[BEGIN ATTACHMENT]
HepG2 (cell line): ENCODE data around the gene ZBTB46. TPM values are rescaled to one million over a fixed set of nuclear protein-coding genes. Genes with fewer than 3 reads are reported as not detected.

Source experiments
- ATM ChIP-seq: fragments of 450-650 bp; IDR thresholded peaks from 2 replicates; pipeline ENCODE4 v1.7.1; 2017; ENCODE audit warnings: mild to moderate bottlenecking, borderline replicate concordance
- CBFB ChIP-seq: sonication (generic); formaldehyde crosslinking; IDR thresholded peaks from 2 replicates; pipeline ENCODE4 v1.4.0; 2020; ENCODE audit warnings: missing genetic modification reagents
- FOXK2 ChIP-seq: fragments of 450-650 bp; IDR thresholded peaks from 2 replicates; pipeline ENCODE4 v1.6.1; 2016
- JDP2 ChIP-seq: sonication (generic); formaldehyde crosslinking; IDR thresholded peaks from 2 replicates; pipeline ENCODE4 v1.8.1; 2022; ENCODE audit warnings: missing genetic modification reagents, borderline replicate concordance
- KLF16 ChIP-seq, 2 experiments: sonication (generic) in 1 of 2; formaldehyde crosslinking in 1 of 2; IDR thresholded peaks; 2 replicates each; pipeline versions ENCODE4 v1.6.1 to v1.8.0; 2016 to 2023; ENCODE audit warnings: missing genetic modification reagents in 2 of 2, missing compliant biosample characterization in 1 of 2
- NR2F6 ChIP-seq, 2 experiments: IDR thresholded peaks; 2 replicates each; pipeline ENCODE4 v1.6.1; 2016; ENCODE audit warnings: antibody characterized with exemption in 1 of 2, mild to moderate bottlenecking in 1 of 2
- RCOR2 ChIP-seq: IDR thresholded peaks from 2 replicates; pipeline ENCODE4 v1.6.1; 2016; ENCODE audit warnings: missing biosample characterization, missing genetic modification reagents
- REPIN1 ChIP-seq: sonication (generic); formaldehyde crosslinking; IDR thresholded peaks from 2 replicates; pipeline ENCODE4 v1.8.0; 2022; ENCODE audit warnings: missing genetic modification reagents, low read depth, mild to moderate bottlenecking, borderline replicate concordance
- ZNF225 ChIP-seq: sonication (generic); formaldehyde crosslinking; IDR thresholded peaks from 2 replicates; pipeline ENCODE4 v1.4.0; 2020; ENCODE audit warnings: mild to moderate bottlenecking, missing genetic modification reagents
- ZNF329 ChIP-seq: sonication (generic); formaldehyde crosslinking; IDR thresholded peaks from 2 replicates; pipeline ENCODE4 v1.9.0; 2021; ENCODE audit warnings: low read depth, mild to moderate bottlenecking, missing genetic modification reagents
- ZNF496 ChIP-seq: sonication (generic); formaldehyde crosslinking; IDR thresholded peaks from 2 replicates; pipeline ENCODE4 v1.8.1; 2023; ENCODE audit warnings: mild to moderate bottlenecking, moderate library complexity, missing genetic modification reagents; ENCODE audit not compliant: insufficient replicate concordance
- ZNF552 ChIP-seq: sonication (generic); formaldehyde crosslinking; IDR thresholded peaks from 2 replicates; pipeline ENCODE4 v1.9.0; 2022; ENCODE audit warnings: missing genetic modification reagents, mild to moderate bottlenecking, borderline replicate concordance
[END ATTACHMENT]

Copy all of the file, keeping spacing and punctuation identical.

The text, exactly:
HepG2 (cell line): ENCODE data around the gene ZBTB46. TPM values are rescaled to one million over a fixed set of nuclear protein-coding genes. Genes with fewer than 3 reads are reported as not detected.

Source experiments
- ATM ChIP-seq: fragments of 450-650 bp; IDR thresholded peaks from 2 replicates; pipeline ENCODE4 v1.7.1; 2017; ENCODE audit warnings: mild to moderate bottlenecking, borderline replicate concordance
- CBFB ChIP-seq: sonication (generic); formaldehyde crosslinking; IDR thresholded peaks from 2 replicates; pipeline ENCODE4 v1.4.0; 2020; ENCODE audit warnings: missing genetic modification reagents
- FOXK2 ChIP-seq: fragments of 450-650 bp; IDR thresholded peaks from 2 replicates; pipeline ENCODE4 v1.6.1; 2016
- JDP2 ChIP-seq: sonication (generic); formaldehyde crosslinking; IDR thresholded peaks from 2 replicates; pipeline ENCODE4 v1.8.1; 2022; ENCODE audit warnings: missing genetic modification reagents, borderline replicate concordance
- KLF16 ChIP-seq, 2 experiments: sonication (generic) in 1 of 2; formaldehyde crosslinking in 1 of 2; IDR thresholded peaks; 2 replicates each; pipeline versions ENCODE4 v1.6.1 to v1.8.0; 2016 to 2023; ENCODE audit warnings: missing genetic modification reagents in 2 of 2, missing compliant biosample characterization in 1 of 2
- NR2F6 ChIP-seq, 2 experiments: IDR thresholded peaks; 2 replicates each; pipeline ENCODE4 v1.6.1; 2016; ENCODE audit warnings: antibody characterized with exemption in 1 of 2, mild to moderate bottlenecking in 1 of 2
- RCOR2 ChIP-seq: IDR thresholded peaks from 2 replicates; pipeline ENCODE4 v1.6.1; 2016; ENCODE audit warnings: missing biosample characterization, missing genetic modification reagents
- REPIN1 ChIP-seq: sonication (generic); formaldehyde crosslinking; IDR thresholded peaks from 2 replicates; pipeline ENCODE4 v1.8.0; 2022; ENCODE audit warnings: missing genetic modification reagents, low read depth, mild to moderate bottlenecking, borderline replicate concordance
- ZNF225 ChIP-seq: sonication (generic); formaldehyde crosslinking; IDR thresholded peaks from 2 replicates; pipeline ENCODE4 v1.4.0; 2020; ENCODE audit warnings: mild to moderate bottlenecking, missing genetic modification reagents
- ZNF329 ChIP-seq: sonication (generic); formaldehyde crosslinking; IDR thresholded peaks from 2 replicates; pipeline ENCODE4 v1.9.0; 2021; ENCODE audit warnings: low read depth, mild to moderate bottlenecking, missing genetic modification reagents
- ZNF496 ChIP-seq: sonication (generic); formaldehyde crosslinking; IDR thresholded peaks from 2 replicates; pipeline ENCODE4 v1.8.1; 2023; ENCODE audit warnings: mild to moderate bottlenecking, moderate library complexity, missing genetic modification reagents; ENCODE audit not compliant: insufficient replicate concordance
- ZNF552 ChIP-seq: sonication (generic); formaldehyde crosslinking; IDR thresholded peaks from 2 replicates; pipeline ENCODE4 v1.9.0; 2022; ENCODE audit warnings: missing genetic modification reagents, mild to moderate bottlenecking, borderline replicate concordance